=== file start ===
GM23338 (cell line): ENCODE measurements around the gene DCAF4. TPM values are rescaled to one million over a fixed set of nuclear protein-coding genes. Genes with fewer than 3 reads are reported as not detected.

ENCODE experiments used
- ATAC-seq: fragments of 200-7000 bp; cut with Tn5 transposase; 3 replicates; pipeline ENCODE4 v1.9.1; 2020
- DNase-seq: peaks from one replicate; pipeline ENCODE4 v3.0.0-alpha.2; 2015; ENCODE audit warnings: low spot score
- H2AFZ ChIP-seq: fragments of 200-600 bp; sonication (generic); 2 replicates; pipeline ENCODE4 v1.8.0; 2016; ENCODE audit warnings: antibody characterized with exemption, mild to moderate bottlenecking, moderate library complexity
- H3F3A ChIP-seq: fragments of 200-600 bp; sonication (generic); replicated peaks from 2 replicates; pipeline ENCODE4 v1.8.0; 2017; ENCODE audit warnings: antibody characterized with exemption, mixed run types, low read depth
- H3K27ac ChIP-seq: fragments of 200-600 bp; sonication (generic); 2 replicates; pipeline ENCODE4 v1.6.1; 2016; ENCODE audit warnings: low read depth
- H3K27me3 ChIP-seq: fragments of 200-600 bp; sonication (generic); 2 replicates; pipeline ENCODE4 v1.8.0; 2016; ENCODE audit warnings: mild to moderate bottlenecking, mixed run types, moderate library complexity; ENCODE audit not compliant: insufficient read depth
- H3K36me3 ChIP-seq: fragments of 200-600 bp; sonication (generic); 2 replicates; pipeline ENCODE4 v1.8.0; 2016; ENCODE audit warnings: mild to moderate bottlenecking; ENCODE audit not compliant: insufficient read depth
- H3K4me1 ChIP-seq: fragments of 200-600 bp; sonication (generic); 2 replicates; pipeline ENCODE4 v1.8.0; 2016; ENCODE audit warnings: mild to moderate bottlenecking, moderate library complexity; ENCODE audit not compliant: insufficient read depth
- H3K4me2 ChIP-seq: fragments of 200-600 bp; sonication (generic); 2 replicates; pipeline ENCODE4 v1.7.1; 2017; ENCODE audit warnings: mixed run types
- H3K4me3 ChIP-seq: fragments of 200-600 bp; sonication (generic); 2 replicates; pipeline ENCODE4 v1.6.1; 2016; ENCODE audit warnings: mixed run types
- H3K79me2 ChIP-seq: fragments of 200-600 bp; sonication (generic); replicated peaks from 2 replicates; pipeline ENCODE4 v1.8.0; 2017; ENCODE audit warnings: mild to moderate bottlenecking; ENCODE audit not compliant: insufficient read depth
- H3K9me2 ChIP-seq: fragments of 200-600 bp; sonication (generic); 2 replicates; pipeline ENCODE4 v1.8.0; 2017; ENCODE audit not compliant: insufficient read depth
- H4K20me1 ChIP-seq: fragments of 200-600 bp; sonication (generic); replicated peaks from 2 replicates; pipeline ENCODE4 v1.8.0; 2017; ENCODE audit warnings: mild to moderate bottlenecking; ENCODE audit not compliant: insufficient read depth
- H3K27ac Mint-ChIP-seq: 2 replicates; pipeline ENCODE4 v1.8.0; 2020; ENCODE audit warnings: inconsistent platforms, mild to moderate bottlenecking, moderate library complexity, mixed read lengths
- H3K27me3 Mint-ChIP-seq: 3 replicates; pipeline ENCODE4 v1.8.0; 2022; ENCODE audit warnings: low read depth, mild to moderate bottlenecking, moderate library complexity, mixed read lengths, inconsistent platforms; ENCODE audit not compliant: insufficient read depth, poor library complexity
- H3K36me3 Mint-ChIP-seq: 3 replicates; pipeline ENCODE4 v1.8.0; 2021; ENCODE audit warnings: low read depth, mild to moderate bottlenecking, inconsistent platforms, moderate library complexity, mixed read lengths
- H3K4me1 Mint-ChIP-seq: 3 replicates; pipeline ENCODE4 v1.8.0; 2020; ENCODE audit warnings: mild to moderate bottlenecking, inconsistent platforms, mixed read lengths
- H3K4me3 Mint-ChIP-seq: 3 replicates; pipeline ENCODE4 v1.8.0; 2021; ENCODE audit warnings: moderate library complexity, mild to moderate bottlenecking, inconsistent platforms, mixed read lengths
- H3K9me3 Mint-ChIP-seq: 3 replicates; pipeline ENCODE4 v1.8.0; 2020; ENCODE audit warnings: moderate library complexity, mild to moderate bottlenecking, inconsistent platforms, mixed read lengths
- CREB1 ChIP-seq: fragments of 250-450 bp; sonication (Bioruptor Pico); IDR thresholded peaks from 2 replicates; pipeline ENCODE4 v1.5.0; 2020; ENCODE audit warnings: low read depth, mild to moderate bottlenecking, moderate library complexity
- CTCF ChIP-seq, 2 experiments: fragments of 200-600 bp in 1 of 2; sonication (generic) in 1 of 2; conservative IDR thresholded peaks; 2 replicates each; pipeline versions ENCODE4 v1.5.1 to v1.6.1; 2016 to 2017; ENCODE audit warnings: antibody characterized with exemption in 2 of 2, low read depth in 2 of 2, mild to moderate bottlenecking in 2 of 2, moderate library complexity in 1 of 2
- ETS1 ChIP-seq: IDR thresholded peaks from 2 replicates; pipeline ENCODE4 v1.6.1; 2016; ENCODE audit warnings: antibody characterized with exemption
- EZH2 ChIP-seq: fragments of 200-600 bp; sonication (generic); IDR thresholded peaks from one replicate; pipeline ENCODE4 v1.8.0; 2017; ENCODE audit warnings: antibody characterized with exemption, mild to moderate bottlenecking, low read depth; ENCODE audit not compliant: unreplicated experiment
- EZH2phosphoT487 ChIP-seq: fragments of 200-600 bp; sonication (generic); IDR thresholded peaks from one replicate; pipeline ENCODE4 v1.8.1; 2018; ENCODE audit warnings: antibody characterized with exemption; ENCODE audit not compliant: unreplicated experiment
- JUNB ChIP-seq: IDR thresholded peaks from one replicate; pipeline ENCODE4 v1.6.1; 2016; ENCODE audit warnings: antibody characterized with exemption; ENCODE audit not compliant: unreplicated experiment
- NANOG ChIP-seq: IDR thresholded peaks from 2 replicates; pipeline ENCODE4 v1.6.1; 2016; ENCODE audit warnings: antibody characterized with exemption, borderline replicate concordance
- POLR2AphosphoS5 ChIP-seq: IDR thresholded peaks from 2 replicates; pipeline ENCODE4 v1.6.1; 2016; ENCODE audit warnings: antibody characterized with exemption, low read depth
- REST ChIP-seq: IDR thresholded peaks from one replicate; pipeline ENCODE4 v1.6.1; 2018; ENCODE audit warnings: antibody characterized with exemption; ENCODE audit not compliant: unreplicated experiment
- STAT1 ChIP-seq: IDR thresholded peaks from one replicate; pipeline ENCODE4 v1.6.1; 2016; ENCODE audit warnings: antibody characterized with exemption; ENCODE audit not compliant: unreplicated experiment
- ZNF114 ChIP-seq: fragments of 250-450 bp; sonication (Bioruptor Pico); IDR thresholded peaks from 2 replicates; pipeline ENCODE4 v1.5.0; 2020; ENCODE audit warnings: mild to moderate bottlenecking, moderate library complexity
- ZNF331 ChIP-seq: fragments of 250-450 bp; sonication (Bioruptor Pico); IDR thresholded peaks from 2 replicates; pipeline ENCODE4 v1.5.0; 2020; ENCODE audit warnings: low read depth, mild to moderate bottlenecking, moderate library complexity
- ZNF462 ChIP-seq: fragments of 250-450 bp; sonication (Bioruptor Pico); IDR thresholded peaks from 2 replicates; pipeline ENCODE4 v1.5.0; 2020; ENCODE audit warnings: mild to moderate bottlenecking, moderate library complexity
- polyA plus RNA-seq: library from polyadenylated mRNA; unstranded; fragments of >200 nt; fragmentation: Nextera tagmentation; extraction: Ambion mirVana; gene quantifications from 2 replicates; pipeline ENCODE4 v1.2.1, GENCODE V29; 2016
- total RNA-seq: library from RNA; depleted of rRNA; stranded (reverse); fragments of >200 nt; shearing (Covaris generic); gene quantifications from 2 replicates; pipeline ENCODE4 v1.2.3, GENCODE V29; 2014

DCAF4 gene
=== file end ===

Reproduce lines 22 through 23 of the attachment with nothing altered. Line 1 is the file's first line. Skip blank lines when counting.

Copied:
- CREB1 ChIP-seq: fragments of 250-450 bp; sonication (Bioruptor Pico); IDR thresholded peaks from 2 replicates; pipeline ENCODE4 v1.5.0; 2020; ENCODE audit warnings: low read depth, mild to moderate bottlenecking, moderate library complexity
- CTCF ChIP-seq, 2 experiments: fragments of 200-600 bp in 1 of 2; sonication (generic) in 1 of 2; conservative IDR thresholded peaks; 2 replicates each; pipeline versions ENCODE4 v1.5.1 to v1.6.1; 2016 to 2017; ENCODE audit warnings: antibody characterized with exemption in 2 of 2, low read depth in 2 of 2, mild to moderate bottlenecking in 2 of 2, moderate library complexity in 1 of 2